Disclaimer: I am not an IPv6 expert.
Your output, to me, looks mostly okay, and the only things I question are
things for which I lack answers. For example, your IPv6 addresses look
fine before/after, though there is a change. Does that matter? I do not
think so, but we’d probably need to dig deeper to work out the answer
conclusively. Also, I do not see any IPv6 route, which makes me wonder if
that is wrong, but then again it does not show up before or after, so
maybe it is not needed (that seems really odd) or else it is just not
shown by default, so perhaps we should verify that:
ip -6 route
Next we can also ask the routing table how it would reach somewhere, like
google.com, via IPv6:
dig +short -t AAAA google.com
#The resulting IPv6 address is 2607:f8b0:4005:805::200e for me
ip route get 2607:f8b0:4005:805::200e
Does that, both when working and broken, return something interesting?
The IPv4 way does on my laptop, so I would expect the IPv6 way on your
system to work similarly, showing you the route to that system.
Since you always see established IPv4 and IPv6 connections, that makes me
think the problem may be with setting up new connections more than keeping
the current ones, unless those established connections are stale or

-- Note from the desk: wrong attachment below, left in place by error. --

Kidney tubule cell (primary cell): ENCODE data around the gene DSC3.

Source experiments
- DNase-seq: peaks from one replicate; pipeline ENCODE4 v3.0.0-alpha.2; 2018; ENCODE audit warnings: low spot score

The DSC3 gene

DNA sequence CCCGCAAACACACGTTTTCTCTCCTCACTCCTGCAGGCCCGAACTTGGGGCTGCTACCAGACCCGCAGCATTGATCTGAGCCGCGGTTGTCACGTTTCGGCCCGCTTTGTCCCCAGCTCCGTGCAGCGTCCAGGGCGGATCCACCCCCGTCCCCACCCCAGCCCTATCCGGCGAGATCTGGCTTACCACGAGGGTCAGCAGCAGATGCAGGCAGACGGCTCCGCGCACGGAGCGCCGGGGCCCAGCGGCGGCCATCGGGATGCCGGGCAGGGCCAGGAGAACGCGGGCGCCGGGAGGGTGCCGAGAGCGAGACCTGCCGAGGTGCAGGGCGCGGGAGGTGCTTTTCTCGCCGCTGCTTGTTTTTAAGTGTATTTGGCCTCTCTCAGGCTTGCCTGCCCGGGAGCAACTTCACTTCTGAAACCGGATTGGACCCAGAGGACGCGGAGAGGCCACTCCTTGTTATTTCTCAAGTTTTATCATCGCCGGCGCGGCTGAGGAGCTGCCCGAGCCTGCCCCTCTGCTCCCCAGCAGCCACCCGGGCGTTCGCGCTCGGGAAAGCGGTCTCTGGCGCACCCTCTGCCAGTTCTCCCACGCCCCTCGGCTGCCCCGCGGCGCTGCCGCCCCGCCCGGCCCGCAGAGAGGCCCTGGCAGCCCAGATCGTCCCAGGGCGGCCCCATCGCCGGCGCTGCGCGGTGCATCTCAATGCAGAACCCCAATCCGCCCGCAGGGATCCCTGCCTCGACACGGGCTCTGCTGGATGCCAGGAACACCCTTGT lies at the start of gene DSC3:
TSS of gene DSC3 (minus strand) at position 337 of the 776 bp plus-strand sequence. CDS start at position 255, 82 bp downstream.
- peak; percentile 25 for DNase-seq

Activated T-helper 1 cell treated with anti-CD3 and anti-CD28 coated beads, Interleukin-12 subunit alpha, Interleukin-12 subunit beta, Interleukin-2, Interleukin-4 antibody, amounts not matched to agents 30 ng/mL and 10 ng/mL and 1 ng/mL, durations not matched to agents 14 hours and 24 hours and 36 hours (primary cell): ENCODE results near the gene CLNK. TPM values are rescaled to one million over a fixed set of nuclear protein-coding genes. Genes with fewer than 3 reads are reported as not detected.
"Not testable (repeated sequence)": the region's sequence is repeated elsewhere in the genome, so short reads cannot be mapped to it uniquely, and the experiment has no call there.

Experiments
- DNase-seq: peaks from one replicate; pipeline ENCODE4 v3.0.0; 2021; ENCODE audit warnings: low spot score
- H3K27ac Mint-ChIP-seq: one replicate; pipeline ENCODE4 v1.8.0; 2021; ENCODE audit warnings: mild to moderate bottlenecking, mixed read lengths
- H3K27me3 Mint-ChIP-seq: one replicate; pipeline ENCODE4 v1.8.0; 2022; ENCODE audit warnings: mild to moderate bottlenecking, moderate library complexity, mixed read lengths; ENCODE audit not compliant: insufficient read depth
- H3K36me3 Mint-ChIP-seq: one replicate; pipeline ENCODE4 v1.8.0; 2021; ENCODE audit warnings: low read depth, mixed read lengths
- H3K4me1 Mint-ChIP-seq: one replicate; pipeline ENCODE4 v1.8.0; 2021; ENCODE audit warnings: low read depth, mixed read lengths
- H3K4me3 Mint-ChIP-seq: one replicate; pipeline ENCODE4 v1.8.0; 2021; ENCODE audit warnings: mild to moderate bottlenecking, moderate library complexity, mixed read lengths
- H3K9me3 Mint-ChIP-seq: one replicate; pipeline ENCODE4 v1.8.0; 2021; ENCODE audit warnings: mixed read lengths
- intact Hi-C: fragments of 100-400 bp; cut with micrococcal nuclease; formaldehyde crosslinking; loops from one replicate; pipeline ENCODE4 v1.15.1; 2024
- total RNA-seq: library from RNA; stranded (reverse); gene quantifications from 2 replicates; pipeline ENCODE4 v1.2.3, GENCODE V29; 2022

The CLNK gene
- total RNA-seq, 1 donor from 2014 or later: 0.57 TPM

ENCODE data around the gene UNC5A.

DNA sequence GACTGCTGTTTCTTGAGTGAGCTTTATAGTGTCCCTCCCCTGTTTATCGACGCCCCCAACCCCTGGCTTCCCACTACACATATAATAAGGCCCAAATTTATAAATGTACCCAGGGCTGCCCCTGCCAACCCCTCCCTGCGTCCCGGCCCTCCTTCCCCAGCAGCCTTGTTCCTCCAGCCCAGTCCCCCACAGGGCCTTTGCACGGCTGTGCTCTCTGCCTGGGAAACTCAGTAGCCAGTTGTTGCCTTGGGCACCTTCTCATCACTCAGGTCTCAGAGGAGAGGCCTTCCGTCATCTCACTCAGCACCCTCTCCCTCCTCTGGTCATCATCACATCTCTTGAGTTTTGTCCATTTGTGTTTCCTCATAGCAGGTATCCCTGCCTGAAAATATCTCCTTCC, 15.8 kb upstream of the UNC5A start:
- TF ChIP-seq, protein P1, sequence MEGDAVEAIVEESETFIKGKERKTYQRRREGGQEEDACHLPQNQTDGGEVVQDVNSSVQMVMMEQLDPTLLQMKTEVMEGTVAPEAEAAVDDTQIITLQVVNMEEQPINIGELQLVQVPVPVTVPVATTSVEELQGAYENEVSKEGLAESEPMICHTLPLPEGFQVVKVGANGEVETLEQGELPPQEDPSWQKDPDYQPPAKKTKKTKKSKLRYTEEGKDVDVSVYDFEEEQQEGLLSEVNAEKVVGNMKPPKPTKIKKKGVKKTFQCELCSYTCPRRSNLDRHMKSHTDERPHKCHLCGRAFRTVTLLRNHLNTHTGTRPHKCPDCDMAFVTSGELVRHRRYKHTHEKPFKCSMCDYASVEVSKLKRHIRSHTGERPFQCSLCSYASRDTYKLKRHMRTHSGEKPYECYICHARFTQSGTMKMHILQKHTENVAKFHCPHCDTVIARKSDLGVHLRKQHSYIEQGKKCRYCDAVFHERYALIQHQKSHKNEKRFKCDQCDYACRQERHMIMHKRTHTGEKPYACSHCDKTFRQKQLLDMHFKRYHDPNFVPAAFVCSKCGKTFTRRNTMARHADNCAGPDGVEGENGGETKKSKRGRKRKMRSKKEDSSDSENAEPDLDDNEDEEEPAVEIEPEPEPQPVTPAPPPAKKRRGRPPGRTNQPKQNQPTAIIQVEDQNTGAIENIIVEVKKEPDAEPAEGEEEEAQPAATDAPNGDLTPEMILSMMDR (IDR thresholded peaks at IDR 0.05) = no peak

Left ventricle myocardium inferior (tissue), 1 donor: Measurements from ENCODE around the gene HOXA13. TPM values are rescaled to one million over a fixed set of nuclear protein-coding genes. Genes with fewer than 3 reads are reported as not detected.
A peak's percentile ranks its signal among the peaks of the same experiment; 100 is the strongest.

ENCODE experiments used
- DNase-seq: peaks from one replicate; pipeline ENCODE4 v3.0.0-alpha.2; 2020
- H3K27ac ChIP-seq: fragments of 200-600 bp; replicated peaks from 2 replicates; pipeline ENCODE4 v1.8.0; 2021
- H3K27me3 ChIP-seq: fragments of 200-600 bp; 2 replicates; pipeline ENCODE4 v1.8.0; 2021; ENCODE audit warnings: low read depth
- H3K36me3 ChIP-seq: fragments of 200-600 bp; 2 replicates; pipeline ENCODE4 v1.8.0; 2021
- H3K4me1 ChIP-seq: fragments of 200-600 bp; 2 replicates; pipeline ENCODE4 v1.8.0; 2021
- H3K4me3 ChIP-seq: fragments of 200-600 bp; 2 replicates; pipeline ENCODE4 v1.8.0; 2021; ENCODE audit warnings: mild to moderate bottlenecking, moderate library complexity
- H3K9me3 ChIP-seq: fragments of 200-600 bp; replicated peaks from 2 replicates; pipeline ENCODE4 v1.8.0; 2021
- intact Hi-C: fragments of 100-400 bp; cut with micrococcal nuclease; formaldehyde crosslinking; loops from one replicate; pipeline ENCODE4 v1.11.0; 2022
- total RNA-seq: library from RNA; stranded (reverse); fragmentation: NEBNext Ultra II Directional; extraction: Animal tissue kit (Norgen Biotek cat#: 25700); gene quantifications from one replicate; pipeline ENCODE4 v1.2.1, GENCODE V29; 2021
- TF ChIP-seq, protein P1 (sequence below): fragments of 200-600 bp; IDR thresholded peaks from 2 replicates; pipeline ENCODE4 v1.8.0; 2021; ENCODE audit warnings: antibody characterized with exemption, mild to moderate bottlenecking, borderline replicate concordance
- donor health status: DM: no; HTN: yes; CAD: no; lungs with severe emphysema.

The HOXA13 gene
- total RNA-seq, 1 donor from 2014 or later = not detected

something. Are any of them things you can verify still work, like active
SSH connections or something through which you could send a couple
characters to ensure it is not showing as present but really does not have
any way to get data through?
I thought you mentioned local things worked via IPv6, but maybe that was
somebody else or another thread. Either way, using something like ‘ping6’
can you reach local boxes even when you cannot get to outside boxes
(google.com, ipv6-test.com, or others)? If that is the case, then we can
maybe focus on how data get outside your network; perhaps your router
needs to have the IPv6 address refreshed periodically or else it stops
routing new stuff. If while not able to access the Internet via IPv6 you
can still access local boxes, that means we should probably check the
router next. While testing connections with ping6, also try the router,
which I presume has an IPv6 address of its own.
Another useful command is ‘ip neigh’ which shows MAC addresses for various
IPs. Some IPv6 addresses (including one of yours) is based on the MAC
address, but it would be useful to see ‘ip neigh’ output before/after
things break or are fixed again.
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